There are 79 skilled-nursing-care                   facilities         (eight     chronic-
     disease hospitals,          two nursing        units      of hospitals,         and 69
     separate     nursing     homesj in the Baltimore                area.
          daily    census is divided            by 80 percent      for hospitals        and
          90 percent       fo, 7 skilled-nursing-care           facilities       to arrive    at
         'an estimate        of beds needed, assuming an 80-percent                   occupancy
          rate for hospitals            and a go-percent        occupancy rate for
          skilled-nursing-care            facilities.        This provides         an estimated
          ZO- or lo-percent           vacancy rate to meet emergencies.                  An ex-
          tra 10 beds are added to the estimated                      number of hospital
          beds needed as an'additional                precaution        to provide    for treat-
          ment of emergency patients.

         BALTIMORE AREA HEALTH COMPLEX

              The Maryland           State agency has divided      the             State into
         19 service areas.            According  to PHS regulations,                  a service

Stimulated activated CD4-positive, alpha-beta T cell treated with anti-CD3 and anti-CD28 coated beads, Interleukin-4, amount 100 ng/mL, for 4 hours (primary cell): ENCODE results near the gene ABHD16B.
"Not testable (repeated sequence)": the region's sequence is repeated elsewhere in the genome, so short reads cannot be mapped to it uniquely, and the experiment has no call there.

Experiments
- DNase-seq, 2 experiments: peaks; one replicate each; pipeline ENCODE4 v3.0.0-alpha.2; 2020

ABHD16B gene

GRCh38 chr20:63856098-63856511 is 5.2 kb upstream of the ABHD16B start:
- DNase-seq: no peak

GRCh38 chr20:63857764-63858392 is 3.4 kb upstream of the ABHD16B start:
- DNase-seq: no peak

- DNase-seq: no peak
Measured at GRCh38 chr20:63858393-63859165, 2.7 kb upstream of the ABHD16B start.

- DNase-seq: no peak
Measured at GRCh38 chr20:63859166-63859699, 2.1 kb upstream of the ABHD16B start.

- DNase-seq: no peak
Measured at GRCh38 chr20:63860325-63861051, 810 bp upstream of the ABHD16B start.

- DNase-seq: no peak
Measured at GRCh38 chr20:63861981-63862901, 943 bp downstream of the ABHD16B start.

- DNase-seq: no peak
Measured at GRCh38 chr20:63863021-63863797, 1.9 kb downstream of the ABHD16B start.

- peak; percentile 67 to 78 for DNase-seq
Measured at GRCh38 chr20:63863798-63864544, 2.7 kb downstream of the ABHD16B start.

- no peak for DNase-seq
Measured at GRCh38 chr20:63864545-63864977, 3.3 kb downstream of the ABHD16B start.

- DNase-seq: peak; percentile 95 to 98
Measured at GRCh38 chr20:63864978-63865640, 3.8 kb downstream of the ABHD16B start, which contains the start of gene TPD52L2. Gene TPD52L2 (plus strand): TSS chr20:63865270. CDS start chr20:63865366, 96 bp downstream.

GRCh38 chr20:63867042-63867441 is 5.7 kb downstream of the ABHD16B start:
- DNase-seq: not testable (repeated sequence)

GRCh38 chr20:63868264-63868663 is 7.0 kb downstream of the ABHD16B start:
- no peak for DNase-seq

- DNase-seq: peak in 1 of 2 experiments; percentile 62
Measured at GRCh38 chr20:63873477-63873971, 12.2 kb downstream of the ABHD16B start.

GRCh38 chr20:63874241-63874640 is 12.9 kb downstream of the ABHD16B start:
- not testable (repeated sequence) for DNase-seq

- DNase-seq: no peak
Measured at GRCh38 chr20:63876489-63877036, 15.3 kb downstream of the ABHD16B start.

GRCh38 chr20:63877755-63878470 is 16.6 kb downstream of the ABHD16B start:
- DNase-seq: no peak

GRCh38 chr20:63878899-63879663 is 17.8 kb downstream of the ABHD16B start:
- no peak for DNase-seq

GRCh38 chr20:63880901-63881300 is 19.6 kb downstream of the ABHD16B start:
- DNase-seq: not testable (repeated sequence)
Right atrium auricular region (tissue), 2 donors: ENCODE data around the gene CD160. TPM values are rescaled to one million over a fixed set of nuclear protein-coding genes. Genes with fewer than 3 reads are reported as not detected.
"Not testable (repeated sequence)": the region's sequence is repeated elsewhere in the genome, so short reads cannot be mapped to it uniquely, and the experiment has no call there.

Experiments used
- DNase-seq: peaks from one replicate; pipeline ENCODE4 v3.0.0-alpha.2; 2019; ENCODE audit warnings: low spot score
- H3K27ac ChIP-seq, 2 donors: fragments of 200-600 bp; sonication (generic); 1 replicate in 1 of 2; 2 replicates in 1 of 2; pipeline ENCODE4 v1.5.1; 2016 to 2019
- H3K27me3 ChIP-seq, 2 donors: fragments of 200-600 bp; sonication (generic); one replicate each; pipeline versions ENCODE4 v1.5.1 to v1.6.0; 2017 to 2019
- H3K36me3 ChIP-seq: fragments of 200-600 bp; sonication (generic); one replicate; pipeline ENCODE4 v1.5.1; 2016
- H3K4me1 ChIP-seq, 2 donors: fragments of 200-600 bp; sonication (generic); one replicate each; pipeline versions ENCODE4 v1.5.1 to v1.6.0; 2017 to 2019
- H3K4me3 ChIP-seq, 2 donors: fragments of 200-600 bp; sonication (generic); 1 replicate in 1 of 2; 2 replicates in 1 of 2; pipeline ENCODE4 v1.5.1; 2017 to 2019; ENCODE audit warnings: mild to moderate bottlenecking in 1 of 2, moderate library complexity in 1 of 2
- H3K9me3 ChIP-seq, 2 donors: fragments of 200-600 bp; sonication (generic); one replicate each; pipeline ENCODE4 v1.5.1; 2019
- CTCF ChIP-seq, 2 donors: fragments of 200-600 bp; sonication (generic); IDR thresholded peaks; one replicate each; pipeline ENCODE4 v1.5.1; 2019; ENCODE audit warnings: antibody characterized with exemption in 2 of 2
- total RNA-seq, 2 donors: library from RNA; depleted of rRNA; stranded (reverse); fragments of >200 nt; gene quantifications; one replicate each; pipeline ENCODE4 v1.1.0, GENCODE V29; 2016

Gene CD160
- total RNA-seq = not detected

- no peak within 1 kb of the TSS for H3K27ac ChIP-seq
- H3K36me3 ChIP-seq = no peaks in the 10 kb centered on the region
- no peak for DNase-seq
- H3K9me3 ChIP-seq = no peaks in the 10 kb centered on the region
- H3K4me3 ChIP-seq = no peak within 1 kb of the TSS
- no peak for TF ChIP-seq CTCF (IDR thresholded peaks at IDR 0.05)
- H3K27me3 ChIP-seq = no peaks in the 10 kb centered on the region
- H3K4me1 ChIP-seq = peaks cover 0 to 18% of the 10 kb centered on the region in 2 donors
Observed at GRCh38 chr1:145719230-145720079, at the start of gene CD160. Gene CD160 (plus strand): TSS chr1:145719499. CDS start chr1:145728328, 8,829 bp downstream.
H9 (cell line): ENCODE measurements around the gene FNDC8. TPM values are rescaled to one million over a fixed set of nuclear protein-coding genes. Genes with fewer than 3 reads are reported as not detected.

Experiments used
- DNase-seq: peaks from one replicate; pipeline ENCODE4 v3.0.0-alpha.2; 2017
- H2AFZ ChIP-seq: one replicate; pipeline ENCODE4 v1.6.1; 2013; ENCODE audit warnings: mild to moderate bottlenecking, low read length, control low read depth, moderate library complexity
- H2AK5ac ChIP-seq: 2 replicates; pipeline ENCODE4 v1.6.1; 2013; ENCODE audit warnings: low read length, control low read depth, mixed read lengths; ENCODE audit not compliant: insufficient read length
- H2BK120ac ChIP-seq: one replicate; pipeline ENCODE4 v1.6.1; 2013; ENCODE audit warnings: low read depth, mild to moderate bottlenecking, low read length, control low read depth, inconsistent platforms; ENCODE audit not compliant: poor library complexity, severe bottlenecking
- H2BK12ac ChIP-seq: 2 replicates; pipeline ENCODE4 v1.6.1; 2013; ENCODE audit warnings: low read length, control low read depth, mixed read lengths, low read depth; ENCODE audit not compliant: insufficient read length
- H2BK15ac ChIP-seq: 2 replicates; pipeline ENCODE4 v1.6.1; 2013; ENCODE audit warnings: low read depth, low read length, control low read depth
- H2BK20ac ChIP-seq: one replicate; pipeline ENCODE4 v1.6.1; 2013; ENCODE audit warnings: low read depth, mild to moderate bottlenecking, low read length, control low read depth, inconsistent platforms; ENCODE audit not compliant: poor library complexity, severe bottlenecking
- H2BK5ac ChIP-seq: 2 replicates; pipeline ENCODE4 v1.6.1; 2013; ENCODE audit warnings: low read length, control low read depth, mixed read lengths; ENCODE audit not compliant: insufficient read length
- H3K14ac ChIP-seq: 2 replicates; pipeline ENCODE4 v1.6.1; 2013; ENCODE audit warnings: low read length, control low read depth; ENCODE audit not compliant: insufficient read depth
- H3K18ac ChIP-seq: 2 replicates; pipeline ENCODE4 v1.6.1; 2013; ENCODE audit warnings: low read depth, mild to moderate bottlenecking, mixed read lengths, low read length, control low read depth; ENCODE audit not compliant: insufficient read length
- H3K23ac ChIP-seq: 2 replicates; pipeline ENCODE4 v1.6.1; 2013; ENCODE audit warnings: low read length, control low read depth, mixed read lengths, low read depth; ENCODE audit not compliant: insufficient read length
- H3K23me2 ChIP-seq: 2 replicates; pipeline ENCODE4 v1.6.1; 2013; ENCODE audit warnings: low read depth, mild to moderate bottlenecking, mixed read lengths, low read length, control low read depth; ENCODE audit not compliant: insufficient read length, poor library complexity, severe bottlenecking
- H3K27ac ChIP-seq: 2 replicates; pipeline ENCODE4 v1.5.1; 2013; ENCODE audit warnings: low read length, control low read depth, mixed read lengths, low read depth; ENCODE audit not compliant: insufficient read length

area is:

                 The geographic   territory     from which patients
                 come or are expected      to come to existing   or pro-
                 posed hospitals,   -kJrk or medical facilities     ***.'?

                The Baltimore     service area includes    the city of Balti-
         more, Baltimore      County, and Howard County.       It is the largest
         urban area in the State and includes         about 43 percent   of
         Maryland's   population.

                As of December 31, 1970, there were 22 hospitals                 in the
         Baltimore     area.      Of these hospitals,       two are operated     by the
         Veterans     Administration      (VA) and one by PHS. In addition,
         construction      of a non-Federal        hospital    was started   in April
         I-971.     The locations      of hospitals      in the Baltimore    area are
         shown on the map on page 7.

                 Generally     there are two types of nursing-care                       facili-
         ties --those      which provide         care for convalescent              or chronic-
         disease patients         requiring       skilled      nursing       care and which
         are under the general            direction       of persons licensed              to prac-
         tice medicine        or surgery       in the State and those which pro-
         vide domiciliary         care.      Only the facilities              providing        skilled
         nursing    care qualify        for Hill-Burton            grants.       Our review in-
_.   -   eluded only those facilities                providing        skilled      nursing       care.
         There are 79 skilled-nursing-care                   facilities         (eight    chronic-